He gave her the watch but said he wanted it back at some point and didn't like that she was taking it. Evans told him she couldn't guarantee its return due to the nature of the work with the watch, the complaint states. Evans' attorney returned the watch to the victim on Jan. 28 of this year after Evans learned of her criminal investigation.

In the complaint, Evans is accused of charging Victim 1 for other products and services that include: 

  • $10,000 for "ongoing spiritual work" — Evans allegedly took him to stores to apply for store-branded credit cards in December 2019. Then in January 2020, she paid herself $10,000 without his authorization. When he asked Evans about it, she said it was for "ongoing spiritual work." At the time of the charge, her checking account was negative. 
  • $8,322.21 to work with "energies" to help him find a job, which she said she had to then "pause" because she was busy "helping homeless people" during the COVID-19 pandemic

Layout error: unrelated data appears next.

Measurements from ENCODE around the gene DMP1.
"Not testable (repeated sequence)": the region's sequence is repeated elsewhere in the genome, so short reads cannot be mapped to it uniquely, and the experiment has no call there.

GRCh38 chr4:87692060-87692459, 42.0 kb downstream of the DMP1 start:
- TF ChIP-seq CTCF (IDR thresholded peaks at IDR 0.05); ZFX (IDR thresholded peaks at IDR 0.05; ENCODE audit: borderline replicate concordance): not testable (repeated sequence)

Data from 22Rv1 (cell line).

• $9,095 for a crystal to help his love interest break up with her boyfriend (he never saw the crystal)
  • $5,000 for a crystal to get his recently-deceased father out of purgatory and into heaven (he never saw the crystal)
  • $2,000 for candles to "clean" his "chakras" (the victim never saw the candles, charges state)
  • $1,070 to help her rent a car to go on a "spiritual journey" for him, which happened right after she flew to Los Angeles with her husband and young son

Prosecutors allege Evans made statements intended to gain and retain the victim's trust. She said he could rely on her instead of a mental health professional and she promised that he'd benefit "tenfold" from every penny he spent on her, and advised him not to tell his family about the lengths to which he was going to get money to pay her, the complaint said. 

Charges also detail Evans' alleged actions with Victim 2. Victim 2, who was 64 when she began seeing Evans, has been diagnosed with mental health issues and has been under the care of a psychiatrist since at least 2004. 

Police contacted Victim 2 after seeing she made several large payments to Evans via PayPal, and that Evans had attempted to link the victim's credit card to her PayPal account as a payment source. 

According to the charges, Victim 2 began seeing Evans in 2018, primarily using her for "psychic services" to help her catch the attention of a love interest.